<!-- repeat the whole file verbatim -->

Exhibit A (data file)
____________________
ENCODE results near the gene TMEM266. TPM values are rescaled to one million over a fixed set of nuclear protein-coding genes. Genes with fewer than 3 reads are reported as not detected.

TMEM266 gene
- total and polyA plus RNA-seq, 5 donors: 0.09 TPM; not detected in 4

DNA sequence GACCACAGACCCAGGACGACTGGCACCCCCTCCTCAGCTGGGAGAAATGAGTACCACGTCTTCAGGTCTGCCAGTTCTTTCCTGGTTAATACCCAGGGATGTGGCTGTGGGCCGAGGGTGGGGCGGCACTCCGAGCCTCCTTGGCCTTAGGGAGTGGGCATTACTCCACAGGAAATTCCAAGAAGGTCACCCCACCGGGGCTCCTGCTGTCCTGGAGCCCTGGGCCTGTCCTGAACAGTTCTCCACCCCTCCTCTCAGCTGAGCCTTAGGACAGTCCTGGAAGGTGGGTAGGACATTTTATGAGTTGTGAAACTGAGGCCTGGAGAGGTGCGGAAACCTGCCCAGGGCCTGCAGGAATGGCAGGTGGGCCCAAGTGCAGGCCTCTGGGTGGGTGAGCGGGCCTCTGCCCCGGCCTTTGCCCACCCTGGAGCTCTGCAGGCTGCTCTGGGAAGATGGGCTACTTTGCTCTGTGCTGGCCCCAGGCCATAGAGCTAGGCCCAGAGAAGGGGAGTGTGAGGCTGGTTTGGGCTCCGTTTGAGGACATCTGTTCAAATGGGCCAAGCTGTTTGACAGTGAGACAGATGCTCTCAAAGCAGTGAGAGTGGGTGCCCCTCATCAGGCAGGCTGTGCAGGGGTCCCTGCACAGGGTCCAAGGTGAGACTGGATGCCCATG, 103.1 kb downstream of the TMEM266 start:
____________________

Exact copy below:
ENCODE results near the gene TMEM266. TPM values are rescaled to one million over a fixed set of nuclear protein-coding genes. Genes with fewer than 3 reads are reported as not detected.

TMEM266 gene
- total and polyA plus RNA-seq, 5 donors: 0.09 TPM; not detected in 4

DNA sequence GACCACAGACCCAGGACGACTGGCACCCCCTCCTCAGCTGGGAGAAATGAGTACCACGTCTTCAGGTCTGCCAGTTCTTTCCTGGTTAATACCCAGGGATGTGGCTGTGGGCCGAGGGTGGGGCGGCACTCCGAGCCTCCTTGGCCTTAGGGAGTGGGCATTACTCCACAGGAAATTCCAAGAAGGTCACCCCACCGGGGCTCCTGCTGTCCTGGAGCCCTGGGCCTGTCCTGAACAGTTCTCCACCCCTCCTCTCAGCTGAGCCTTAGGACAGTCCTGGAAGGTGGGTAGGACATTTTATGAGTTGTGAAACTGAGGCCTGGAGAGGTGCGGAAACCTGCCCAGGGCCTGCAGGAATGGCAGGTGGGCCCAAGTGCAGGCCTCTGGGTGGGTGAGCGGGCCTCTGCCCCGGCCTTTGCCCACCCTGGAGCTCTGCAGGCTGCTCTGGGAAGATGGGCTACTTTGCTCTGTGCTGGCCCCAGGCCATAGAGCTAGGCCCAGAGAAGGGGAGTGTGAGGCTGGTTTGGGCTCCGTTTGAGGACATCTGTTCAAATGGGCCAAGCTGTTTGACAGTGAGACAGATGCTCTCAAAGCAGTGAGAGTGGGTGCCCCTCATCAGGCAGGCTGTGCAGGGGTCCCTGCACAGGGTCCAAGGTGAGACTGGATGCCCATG, 103.1 kb downstream of the TMEM266 start: